Saturday, February 14, 2015

Four Good Reasons For Gun Control Advocates To Support National CCW Permit Reciprocity.

Citizen Concealed Carry 1987-2013
It may seem absurd to suggest that gun control advocates should support a federal bill that would set up nationwide reciprocity (or recognition) of concealed weapons permits, but I think a strong case can be made that such a bill could be in their interest.  Here it is:

1) "Shall Issue" concealed carry permits are here to stay.  50 states have permitting systems in place - 43 of them are shall issue, meaning that there is no requirement that "good cause" be proved before a permit is issued.  Last year the 9th Circuit - the most liberal appeals court in the federal system - ruled that carrying a firearm outside of the home is a civil right under the 2nd Amendment.  Not one state has ever repealed their concealed carry law.  In short, the gun control side has lost the battle to stop concealed carry - both politically and legally.  If it cannot be stopped, the best thing you can do is to set uniform standards - and the best way to do that is a federal reciprocity law.

2) A reciprocity bill could be used to increase training requirements.  Currently, states require anywhere between zero and sixteen hours of training before a permit is issues.  Some states, such as Idaho, actually offer two different permits - one of which requires more training in order to be recognized in more states.  Gun control advocates could offer to support a reciprocity bill, provided it raises the training requirement to a 16 hour minimum - roughly the same required of armed security guards.

3) A reciprocity bill would encourage more people to get permits - even if their state does not require them.  Currently at least five states all permit-less or "constitutional" carry.  More states are considering such bills every year.  Under such laws, anyone legally permitted to own a firearm may carry it openly or concealed.  The primary reason people in such states obtain permits is to carry in other states that do require permits, or require them of non-residents.  If a permit meeting national standards was good in every state, more people in "constitutional carry" states would obtain them - and this would require them to meet national standards of training.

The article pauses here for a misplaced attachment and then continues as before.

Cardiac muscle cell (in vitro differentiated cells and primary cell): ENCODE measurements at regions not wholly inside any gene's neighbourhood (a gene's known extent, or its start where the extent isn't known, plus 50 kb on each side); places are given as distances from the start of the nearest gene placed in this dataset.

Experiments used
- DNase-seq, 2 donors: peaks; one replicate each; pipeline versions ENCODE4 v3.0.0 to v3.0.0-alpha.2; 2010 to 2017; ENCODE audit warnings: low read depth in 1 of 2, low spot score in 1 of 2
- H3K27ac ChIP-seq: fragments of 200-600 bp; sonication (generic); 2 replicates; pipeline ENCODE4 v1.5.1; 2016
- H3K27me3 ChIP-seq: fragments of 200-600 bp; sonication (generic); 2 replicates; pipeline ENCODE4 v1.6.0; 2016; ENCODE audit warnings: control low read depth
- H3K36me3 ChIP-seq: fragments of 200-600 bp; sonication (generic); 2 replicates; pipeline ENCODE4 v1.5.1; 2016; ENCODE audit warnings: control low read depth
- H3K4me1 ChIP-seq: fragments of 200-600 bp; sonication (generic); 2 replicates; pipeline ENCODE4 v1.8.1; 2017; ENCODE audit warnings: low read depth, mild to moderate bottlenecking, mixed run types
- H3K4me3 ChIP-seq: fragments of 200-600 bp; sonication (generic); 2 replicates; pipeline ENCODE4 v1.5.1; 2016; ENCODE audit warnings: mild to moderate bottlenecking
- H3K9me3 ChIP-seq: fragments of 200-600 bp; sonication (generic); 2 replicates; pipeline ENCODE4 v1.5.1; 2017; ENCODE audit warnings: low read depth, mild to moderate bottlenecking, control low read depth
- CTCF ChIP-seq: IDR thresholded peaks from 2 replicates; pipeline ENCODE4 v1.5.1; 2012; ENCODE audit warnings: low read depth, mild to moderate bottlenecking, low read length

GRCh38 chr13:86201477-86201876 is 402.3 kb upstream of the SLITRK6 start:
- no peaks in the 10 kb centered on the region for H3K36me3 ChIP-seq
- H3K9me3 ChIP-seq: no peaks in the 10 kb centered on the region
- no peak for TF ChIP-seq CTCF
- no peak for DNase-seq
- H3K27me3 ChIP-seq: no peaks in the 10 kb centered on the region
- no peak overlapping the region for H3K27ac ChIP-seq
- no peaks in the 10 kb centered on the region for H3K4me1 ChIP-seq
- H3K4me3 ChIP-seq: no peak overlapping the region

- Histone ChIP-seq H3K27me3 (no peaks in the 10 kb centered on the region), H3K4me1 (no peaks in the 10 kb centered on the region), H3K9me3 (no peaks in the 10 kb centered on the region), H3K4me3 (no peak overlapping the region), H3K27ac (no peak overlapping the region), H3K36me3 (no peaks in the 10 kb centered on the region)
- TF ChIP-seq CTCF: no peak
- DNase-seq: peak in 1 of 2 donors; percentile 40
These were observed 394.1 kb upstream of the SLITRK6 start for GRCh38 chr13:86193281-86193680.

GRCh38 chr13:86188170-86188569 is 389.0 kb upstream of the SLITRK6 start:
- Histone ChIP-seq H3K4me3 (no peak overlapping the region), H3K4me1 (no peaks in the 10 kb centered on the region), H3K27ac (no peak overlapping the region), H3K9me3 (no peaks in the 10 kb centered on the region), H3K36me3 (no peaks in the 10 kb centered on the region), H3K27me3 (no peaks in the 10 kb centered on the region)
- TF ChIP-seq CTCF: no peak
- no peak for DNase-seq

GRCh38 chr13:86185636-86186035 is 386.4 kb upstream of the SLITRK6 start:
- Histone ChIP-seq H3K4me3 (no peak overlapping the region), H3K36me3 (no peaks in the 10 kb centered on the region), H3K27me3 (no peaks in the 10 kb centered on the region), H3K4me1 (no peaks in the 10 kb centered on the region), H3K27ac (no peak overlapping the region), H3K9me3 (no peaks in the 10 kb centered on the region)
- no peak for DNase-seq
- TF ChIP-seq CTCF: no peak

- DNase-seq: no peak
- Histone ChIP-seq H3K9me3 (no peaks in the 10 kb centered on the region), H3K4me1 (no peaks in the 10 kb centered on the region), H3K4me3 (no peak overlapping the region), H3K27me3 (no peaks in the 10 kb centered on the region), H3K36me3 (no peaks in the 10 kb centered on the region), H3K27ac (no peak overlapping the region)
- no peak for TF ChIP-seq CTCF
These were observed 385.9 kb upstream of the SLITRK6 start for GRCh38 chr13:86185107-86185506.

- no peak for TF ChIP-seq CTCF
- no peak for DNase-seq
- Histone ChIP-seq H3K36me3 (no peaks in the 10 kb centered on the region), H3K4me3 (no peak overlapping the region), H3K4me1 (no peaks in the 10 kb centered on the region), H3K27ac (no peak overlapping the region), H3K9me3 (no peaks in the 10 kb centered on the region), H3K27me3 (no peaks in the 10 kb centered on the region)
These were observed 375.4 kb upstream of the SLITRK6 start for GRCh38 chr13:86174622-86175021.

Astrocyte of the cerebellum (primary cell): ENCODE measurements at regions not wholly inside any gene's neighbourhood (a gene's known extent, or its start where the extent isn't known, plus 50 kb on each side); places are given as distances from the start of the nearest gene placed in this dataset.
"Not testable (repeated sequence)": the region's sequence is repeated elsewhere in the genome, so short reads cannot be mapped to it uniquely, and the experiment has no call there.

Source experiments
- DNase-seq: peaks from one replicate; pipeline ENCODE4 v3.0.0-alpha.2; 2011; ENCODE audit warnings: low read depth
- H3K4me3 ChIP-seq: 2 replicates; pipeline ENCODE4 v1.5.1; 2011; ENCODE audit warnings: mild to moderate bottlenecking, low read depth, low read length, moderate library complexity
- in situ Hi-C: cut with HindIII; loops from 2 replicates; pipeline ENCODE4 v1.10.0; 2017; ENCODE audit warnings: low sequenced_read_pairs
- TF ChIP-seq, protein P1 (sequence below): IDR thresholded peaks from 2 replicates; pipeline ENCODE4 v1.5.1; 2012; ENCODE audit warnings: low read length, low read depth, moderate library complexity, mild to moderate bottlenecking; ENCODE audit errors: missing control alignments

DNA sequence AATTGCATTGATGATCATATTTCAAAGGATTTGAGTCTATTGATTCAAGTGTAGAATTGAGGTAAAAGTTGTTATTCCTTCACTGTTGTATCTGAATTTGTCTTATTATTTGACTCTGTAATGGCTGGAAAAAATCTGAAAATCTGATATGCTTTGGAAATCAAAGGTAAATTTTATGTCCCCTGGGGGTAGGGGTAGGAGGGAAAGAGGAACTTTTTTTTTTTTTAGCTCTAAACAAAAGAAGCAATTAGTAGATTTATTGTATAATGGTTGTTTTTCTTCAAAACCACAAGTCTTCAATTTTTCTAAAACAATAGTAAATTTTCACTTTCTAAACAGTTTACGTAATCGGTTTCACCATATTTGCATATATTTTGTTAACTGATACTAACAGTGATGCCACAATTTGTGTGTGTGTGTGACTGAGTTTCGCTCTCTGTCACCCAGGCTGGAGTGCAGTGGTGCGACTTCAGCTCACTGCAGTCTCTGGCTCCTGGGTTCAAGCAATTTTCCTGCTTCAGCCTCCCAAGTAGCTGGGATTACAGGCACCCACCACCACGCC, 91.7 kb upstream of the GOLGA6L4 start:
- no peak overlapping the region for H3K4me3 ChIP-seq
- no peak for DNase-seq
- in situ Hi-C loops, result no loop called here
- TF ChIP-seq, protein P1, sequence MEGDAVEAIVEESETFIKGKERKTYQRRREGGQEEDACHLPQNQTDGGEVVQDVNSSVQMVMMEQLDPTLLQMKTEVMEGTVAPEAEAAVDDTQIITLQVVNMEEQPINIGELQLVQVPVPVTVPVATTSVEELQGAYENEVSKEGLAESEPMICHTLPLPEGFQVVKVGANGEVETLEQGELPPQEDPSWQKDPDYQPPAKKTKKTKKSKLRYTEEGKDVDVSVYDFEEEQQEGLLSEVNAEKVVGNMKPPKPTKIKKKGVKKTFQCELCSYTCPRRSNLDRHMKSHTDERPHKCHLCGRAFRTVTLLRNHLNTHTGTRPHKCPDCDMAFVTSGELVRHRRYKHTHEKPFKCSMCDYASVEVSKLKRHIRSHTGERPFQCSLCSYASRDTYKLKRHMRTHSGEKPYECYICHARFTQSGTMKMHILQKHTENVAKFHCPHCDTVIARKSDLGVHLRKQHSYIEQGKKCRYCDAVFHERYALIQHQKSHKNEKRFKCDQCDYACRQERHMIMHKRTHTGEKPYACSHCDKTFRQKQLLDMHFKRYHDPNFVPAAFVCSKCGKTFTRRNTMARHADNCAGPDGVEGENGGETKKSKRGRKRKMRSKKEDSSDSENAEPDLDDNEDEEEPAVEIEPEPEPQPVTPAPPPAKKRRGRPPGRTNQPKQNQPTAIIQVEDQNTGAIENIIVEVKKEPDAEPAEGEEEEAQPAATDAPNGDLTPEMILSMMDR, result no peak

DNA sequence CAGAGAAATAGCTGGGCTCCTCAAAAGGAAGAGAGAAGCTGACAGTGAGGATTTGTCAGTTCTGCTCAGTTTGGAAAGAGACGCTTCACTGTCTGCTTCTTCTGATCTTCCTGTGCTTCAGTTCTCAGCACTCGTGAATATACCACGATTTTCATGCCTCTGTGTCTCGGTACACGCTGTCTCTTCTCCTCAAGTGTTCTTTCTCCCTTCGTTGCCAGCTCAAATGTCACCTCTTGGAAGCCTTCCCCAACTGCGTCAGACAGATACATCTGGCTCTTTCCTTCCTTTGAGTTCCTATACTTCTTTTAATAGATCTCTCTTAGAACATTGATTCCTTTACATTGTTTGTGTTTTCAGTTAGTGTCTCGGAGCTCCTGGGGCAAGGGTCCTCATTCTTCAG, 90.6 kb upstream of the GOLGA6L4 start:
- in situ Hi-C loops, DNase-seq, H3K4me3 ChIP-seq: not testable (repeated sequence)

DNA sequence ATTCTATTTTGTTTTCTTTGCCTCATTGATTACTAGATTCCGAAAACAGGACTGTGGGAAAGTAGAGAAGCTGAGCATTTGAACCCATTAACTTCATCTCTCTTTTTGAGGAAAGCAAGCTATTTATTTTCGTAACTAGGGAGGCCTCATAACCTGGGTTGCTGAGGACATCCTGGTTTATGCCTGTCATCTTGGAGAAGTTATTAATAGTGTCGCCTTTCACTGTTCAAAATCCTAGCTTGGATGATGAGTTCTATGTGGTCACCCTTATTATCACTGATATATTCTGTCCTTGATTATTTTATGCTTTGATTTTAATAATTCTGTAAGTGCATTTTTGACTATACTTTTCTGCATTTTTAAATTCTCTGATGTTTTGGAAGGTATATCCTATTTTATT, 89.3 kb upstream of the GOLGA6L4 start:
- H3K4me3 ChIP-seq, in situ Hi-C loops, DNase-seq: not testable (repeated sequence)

4) Gun control advocates might be able to get some things they want - such as expanded background checks - in return for agreeing to national carry permit reciprocity.  If background checks are really that important - if they really would do a lot of good - then why not trade for them?  Especially when what you would be trading is something you are likely to loose in the courts anyway.  So, attach background checks to the reciprocity bill.  Gun control advocates might be surprised at who supports the package.

So, there you have it - four good reasons for gun control advocates to support CCW reciprocity.  Sadly, I highly doubt that they will do so.